In Congress right now there is an effort to disapprove an Obama administration regulation aimed at the oil industry. The so-called “venting and flaring” rule imposed by the Bureau of Land Management is so colossally broad it impacts not just federal lands but state lands as well.
This rule creates a jurisdictional quagmire, which I’m sure was the point given the Obama administration’s attitudes about oil and gas development.
The House has passed a resolution under the Congressional Review Act disapproving of the rule, but the Senate hasn’t voted yet.
North Dakota Senator Heidi Heitkamp has been busy sitting on the fence on this issue. Today, in a letter to the editor, former North Dakota Agriculture Commissioner Sarah Vogel urges Heitkamp to vote against the rule, citing concerns about waste valuable minerals on the Fort Berthold reservation, home of the MHA Nation.
Only there are a couple of problems with Vogel’s letter.
For one thing, the MHA nation wants the rule overturned. They were in Washington D.C. last week to pursue that end. I’m sure they’re thinking of their own sovereignty on their lands, and the ability to balance for themselves the economic benefits of energy development with prudent regulatory restrictions.
For another, Congressman Kevin Cramer tells me Heitkamp has already been giving assurances that she’ll vote to overturn the rule.
“The tribal delegates who called on Heidi last Thursday told me she agreed to vote for the CRA,” he said referring to the MHA representatives.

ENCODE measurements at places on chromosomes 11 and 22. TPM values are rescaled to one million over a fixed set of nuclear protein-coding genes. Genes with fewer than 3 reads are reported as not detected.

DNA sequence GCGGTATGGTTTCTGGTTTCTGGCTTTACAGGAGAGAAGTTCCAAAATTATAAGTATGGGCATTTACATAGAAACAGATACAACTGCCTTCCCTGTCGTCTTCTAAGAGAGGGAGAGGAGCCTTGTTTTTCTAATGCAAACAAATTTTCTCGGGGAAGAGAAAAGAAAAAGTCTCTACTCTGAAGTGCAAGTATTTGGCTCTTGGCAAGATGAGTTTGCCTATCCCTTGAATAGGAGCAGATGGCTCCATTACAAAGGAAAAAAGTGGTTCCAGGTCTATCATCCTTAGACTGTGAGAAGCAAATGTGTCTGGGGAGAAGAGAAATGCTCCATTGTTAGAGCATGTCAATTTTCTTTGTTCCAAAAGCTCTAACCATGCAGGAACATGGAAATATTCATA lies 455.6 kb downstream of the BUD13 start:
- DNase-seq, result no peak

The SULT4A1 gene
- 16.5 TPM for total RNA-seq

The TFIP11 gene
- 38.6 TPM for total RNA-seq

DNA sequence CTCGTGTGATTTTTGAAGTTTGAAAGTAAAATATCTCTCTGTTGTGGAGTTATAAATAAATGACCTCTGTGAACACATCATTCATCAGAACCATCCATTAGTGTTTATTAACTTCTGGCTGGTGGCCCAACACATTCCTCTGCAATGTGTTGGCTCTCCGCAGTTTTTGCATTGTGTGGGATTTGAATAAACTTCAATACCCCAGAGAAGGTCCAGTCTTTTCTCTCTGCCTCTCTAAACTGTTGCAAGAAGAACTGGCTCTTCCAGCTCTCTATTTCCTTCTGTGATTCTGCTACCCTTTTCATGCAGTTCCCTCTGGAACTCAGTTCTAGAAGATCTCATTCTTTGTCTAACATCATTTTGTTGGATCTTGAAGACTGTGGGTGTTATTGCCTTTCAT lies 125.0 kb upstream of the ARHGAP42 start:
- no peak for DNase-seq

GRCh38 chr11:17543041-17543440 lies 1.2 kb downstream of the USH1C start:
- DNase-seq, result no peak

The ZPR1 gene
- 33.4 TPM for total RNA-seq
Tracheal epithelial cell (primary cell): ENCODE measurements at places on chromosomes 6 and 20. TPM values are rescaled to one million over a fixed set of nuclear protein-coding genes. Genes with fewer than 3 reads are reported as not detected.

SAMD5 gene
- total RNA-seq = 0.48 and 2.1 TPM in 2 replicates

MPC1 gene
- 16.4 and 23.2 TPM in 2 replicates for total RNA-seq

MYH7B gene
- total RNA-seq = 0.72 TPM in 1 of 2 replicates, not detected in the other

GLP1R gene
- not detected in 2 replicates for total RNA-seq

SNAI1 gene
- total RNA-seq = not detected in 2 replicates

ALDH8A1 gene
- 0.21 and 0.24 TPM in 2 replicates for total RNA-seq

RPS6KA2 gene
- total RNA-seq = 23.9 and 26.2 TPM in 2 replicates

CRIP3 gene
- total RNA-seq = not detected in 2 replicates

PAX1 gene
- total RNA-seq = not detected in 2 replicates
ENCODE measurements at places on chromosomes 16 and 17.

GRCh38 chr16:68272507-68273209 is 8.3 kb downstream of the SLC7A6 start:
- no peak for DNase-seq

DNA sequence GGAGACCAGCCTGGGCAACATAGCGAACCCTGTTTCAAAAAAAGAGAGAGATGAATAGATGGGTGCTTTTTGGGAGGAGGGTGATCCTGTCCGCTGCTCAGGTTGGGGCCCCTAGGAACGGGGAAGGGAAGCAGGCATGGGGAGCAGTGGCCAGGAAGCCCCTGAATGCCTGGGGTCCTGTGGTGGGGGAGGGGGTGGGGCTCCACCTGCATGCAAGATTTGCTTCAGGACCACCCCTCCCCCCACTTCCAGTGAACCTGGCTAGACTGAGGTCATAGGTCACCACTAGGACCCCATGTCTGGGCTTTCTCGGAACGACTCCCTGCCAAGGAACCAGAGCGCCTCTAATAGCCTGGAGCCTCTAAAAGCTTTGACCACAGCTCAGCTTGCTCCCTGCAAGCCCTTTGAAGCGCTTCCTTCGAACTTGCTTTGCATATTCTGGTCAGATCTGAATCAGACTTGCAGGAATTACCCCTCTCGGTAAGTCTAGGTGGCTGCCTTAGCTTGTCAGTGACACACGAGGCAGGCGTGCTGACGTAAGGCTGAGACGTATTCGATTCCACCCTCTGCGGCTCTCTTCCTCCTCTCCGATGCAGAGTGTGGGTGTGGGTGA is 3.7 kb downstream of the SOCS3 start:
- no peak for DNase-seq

I reached out to Senator Heitkamp’s office for comment earlier this afternoon but they haven’t replied.
If Heitkamp follows through on her apparent promise to the tribal delegation it’ll probably land her in hot water with her progressive base.
Heitkamp’s social media accounts have been filled with vitriol over her backing legislation to undo the Obama administration’s Stream Protection Rule (a priority of the state’s coal industry), not to mention her vote in favor of President Trump’s EPA appointee.
A vote for the CRA to overturn the flaring rules is the right move for Heitkamp politically. She can’t afford to alienate supporters of North Dakota’s oil or coal industry, or the state electorate as a whole which voted big for Trump.
But what if she so enrages her progressive base that they stay home on election day in 2018?
Remember that Heitkamp won her current term in office by a margin of just a few thousand votes. While she needs cross over votes from the state’s Republicans to stay in office, she also can’t afford to lose too many votes from her base either.